Academic Article Brain stimulation for the treatment of psychiatric disorders.
Academic Article Interregional cerebral metabolic associativity during a continuous performance task (Part I): healthy adults.
Academic Article Changes in cerebral activations during movement execution and imagery after parietal cortex TMS interleaved with 3T MRI.
Academic Article Noninvasive techniques for probing neurocircuitry and treating illness: vagus nerve stimulation (VNS), transcranial magnetic stimulation (TMS) and transcranial direct current stimulation (tDCS).
Academic Article Neural network dysfunction in bipolar depression: clues from the efficacy of lamotrigine.
Academic Article WFSBP Guidelines on Brain Stimulation Treatments in Psychiatry.
Academic Article A pilot study of vagus nerve stimulation (VNS) for treatment-resistant anxiety disorders.
Academic Article From the Editor-in-Chief's desk. Brain Stimulation enters a new decade with Volume 3.
Academic Article A potential role for thalamocingulate circuitry in human maternal behavior.
Academic Article Cortical and subcortical brain effects of transcranial magnetic stimulation (TMS)-induced movement: an interleaved TMS/functional magnetic resonance imaging study.
Academic Article Cerebral blood flow changes during vagus nerve stimulation for depression.
Academic Article VNS therapy in treatment-resistant depression: clinical evidence and putative neurobiological mechanisms.
Academic Article Vagus nerve stimulation (VNS) for depression: what do we know now and what should be done next?
Academic Article Vagus nerve stimulation for the treatment of depression and other neuropsychiatric disorders.
Academic Article Serial vagus nerve stimulation functional MRI in treatment-resistant depression.
Academic Article Durability of antidepressant response to vagus nerve stimulation (VNS).
Academic Article Vagus nerve stimulation and emotional responses to food among depressed patients.
Academic Article Controversy: Repetitive transcranial magnetic stimulation or transcranial direct current stimulation shows efficacy in treating psychiatric diseases (depression, mania, schizophrenia, obsessive-complusive disorder, panic, posttraumatic stress disorder).
Concept Vagus Nerve Stimulation
Concept Vagus Nerve
Concept Nerve Net
Concept Transcutaneous Electric Nerve Stimulation
Academic Article Treating the depressions with superficial brain stimulation methods.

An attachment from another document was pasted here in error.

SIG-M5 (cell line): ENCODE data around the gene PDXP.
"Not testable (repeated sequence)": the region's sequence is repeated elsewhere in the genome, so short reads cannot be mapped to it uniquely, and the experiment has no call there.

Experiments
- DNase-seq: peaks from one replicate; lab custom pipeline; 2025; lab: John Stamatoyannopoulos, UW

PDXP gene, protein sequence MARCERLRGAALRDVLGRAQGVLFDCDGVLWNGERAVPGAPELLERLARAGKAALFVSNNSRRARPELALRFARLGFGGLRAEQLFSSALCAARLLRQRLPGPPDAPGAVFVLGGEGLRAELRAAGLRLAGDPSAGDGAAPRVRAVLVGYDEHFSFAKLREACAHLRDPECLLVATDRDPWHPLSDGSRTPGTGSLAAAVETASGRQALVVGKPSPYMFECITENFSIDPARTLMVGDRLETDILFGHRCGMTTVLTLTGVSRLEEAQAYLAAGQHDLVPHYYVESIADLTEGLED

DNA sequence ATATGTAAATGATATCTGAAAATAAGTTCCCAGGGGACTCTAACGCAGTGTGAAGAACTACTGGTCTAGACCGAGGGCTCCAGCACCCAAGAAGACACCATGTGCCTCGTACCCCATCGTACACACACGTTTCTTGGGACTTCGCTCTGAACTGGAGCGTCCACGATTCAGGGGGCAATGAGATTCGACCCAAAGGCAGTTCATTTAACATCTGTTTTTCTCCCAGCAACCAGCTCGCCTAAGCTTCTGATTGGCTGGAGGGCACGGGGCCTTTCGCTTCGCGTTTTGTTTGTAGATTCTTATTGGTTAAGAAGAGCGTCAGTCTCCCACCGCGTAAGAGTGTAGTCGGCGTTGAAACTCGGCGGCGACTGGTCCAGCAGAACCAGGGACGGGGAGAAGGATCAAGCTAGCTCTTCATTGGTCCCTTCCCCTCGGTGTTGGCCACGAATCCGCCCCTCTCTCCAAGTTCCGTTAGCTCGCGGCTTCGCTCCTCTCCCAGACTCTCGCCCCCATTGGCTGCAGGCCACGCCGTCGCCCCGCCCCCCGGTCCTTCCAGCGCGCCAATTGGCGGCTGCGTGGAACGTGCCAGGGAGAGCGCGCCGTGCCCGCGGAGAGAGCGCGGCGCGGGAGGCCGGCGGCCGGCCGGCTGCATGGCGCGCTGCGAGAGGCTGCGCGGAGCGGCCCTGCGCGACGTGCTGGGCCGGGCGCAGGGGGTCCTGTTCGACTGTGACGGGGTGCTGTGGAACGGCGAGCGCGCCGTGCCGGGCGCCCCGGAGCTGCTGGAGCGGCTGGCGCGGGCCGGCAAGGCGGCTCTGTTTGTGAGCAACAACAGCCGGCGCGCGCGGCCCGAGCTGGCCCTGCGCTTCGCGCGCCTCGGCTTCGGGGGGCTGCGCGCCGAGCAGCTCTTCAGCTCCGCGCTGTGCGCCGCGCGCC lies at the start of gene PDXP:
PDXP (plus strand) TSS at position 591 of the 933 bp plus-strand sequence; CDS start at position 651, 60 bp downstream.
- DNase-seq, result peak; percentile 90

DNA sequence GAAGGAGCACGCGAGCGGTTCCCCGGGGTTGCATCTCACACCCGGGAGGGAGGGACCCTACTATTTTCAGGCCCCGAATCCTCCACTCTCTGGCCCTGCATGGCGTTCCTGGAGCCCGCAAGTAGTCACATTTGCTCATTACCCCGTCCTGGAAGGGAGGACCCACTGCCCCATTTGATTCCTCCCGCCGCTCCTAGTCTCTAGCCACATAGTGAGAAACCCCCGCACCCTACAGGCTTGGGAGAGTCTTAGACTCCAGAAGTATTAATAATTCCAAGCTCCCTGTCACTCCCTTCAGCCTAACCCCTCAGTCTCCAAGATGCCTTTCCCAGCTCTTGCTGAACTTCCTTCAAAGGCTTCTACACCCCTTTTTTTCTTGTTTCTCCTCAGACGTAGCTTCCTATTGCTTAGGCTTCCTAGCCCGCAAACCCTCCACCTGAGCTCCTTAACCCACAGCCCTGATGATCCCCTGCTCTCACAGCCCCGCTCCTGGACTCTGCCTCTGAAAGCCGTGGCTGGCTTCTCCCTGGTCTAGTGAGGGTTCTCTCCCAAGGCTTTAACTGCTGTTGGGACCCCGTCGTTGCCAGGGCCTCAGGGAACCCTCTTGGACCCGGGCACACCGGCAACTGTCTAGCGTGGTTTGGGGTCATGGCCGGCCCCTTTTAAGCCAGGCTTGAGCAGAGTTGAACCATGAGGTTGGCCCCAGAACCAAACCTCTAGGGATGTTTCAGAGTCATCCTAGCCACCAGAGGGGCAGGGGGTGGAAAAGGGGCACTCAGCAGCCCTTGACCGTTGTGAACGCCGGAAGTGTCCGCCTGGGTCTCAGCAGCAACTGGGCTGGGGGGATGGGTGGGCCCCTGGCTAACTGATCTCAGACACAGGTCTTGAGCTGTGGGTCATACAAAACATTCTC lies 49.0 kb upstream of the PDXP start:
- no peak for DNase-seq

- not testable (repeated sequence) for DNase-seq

Academic Article Executive control circuitry differentiates degree of success in weight loss following gastric-bypass surgery.
Academic Article Consensus Paper: Probing Homeostatic Plasticity of Human Cortex With Non-invasive Transcranial Brain Stimulation.
Academic Article Repetitive transcranial magnetic stimulation (rTMS) of the dorsolateral prefrontal cortex reduces resting-state insula activity and modulates functional connectivity of the orbitofrontal cortex in cigarette smokers.
Academic Article Neurophysiologic effects of transcutaneous auricular vagus nerve stimulation (taVNS) via electrical stimulation of the tragus: A concurrent taVNS/fMRI study and review.
Academic Article Short trains of transcutaneous auricular vagus nerve stimulation (taVNS) have parameter-specific effects on heart rate.
Academic Article Tragus or cymba conchae? Investigating the anatomical foundation of transcutaneous auricular vagus nerve stimulation (taVNS).
Academic Article Transcutaneous auricular vagus nerve stimulation (taVNS) for improving oromotor function in newborns.
Academic Article Laboratory Administration of Transcutaneous Auricular Vagus Nerve Stimulation (taVNS): Technique, Targeting, and Considerations.
Academic Article Transcutaneous Auricular Vagus Nerve Stimulation-Paired Rehabilitation for Oromotor Feeding Problems in Newborns: An Open-Label Pilot Study.
Academic Article Design and validation of a closed-loop, motor-activated auricular vagus nerve stimulation (MAAVNS) system for neurorehabilitation.
Academic Article Decreased interhemispheric connectivity and increased cortical excitability in unmedicated schizophrenia: A prefrontal interleaved TMS fMRI study.
Academic Article Shaping plasticity with non-invasive brain stimulation in the treatment of psychiatric disorders: Present and future.
Academic Article Neurophysiologic Effects of Transcutaneous Auricular Vagus Nerve Stimulation (taVNS) via Electrical Stimulation of the Tragus: A Concurrent taVNS/fMRI Study and Review.
Academic Article A pilot randomized controlled trial of supervised, at-home, self-administered transcutaneous auricular vagus nerve stimulation (taVNS) to manage long COVID symptoms.
Academic Article A pilot randomized controlled trial of supervised, at-home, self-administered transcutaneous auricular vagus nerve stimulation (taVNS) to manage long COVID symptoms.
Academic Article Transcutaneous auricular vagus nerve stimulation (taVNS) given for poor feeding in at-risk infants also improves their motor abilities.
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  • Vagus Nerve